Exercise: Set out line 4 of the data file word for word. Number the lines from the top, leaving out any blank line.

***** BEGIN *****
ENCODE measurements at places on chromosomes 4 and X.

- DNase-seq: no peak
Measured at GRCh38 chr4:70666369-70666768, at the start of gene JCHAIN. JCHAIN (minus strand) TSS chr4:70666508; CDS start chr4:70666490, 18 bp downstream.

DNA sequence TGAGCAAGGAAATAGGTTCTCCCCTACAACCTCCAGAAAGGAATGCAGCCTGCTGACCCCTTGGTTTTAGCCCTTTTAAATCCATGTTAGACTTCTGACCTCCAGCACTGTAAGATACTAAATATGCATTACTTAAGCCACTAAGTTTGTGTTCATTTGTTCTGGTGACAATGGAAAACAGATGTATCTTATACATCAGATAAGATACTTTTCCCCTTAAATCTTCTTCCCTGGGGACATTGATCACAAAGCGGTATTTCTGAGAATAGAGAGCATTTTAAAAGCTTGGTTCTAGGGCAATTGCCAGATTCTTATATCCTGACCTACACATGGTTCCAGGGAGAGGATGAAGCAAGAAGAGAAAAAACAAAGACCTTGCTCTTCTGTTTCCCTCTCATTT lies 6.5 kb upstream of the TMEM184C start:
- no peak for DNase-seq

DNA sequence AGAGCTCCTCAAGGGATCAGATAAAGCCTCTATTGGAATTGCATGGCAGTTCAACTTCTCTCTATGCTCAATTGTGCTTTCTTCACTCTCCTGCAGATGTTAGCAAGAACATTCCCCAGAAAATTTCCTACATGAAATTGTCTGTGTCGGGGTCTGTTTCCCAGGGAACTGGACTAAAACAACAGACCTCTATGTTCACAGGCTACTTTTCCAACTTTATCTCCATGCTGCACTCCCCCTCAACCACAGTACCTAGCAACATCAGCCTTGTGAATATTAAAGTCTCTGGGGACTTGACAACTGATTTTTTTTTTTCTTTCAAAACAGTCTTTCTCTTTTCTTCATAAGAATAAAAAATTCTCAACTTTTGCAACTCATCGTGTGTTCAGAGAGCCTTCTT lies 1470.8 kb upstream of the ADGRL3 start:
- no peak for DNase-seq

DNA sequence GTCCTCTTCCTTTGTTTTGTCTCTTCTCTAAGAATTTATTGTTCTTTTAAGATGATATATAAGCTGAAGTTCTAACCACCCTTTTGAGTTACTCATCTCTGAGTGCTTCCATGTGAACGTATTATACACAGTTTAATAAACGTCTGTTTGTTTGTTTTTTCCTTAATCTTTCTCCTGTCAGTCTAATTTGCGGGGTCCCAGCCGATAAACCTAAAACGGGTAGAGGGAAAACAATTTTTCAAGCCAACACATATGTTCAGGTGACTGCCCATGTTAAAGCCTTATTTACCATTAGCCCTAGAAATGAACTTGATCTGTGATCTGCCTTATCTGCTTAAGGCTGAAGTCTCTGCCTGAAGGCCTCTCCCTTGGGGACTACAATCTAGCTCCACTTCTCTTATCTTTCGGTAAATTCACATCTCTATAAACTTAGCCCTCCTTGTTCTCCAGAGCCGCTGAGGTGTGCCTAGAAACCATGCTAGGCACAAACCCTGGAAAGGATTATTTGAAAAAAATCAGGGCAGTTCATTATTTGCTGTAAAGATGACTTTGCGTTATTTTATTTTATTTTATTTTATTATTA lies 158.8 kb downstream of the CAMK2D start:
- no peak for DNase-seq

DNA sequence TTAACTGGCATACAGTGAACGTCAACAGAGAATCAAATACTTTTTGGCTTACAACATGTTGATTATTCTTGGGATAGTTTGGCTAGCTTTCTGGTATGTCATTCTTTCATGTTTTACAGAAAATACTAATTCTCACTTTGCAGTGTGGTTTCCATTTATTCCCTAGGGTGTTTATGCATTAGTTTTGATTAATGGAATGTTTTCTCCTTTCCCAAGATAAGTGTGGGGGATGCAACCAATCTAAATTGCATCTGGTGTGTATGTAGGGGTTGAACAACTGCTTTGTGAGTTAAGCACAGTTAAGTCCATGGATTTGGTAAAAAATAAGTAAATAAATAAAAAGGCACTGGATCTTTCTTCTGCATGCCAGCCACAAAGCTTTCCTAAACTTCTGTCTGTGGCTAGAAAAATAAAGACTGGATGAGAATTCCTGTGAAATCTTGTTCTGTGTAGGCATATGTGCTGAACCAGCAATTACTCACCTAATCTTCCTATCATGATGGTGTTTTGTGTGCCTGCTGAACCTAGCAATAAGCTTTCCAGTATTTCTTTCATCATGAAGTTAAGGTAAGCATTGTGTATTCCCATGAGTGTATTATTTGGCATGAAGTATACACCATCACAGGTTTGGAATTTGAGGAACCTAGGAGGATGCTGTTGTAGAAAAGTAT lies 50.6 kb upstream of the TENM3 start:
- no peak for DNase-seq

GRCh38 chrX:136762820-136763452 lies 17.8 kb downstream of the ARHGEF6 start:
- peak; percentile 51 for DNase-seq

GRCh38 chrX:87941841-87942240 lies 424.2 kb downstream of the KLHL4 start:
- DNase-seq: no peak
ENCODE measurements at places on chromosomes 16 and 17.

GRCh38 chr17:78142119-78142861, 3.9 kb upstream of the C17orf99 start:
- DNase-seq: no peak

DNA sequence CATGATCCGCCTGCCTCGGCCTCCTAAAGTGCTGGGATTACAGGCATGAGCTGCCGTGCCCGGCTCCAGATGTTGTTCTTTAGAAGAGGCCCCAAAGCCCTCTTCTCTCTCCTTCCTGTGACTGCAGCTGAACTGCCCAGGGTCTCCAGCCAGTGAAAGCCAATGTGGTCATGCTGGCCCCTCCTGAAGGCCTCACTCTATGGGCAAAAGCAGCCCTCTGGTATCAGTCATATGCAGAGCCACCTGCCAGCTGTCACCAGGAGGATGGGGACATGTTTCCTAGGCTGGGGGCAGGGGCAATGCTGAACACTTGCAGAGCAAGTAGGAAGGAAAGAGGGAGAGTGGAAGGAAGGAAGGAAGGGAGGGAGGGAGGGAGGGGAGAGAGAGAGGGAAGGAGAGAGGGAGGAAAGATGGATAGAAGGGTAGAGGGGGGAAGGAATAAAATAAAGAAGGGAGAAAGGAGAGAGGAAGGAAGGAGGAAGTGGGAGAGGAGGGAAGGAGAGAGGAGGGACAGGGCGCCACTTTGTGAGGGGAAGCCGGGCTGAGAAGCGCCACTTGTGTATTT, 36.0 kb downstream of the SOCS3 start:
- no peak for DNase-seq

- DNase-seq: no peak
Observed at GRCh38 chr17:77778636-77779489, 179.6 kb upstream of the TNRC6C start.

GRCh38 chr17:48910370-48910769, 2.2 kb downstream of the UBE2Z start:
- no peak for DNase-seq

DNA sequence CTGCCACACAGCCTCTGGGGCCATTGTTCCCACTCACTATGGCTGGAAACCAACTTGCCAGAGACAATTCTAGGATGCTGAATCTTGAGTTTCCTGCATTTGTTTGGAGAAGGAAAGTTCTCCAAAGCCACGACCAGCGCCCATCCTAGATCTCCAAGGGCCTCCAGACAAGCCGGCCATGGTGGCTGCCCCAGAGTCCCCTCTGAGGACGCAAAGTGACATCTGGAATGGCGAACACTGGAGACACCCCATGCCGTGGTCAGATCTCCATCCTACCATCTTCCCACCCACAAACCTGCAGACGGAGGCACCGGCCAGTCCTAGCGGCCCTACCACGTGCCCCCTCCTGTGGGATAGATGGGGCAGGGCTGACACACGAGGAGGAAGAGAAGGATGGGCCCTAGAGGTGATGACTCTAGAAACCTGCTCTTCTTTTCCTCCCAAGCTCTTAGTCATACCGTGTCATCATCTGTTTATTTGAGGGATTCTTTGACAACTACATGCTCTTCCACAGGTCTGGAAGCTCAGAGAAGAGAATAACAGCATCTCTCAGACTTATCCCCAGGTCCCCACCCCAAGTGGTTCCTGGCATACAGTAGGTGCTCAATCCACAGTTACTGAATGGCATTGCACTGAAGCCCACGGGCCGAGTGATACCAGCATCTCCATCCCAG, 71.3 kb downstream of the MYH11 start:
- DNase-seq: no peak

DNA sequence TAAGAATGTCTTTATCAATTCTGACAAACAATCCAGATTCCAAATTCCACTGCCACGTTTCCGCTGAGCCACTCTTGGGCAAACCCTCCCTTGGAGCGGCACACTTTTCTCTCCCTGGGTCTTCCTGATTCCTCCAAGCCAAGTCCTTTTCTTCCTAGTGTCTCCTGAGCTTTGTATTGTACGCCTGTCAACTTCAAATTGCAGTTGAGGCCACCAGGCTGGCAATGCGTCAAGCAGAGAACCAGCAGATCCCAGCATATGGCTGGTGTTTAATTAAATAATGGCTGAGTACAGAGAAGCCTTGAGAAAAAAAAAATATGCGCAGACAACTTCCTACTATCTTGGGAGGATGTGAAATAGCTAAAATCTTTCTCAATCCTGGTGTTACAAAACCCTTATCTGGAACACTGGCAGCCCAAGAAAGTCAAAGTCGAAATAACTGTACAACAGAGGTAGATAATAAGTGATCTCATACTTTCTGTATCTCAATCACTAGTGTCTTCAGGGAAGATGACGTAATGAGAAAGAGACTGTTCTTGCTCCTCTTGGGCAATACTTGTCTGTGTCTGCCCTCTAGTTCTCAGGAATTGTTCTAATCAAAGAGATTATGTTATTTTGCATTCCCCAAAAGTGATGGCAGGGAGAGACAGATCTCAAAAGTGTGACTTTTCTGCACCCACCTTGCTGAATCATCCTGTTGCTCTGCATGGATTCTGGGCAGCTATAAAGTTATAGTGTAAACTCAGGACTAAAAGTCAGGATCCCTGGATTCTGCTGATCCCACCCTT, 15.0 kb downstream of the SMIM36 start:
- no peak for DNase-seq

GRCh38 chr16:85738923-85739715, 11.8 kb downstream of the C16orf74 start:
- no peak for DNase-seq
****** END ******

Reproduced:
DNA sequence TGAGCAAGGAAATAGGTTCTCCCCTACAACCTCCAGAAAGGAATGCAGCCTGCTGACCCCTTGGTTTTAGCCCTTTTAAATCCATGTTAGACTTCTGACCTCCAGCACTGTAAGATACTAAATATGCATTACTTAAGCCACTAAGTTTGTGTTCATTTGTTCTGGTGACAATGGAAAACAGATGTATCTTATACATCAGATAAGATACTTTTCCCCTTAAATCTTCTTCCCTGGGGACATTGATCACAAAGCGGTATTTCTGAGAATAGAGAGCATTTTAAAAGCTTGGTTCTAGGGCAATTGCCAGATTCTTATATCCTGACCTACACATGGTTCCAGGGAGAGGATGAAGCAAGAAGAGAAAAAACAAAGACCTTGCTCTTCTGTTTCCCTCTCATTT lies 6.5 kb upstream of the TMEM184C start: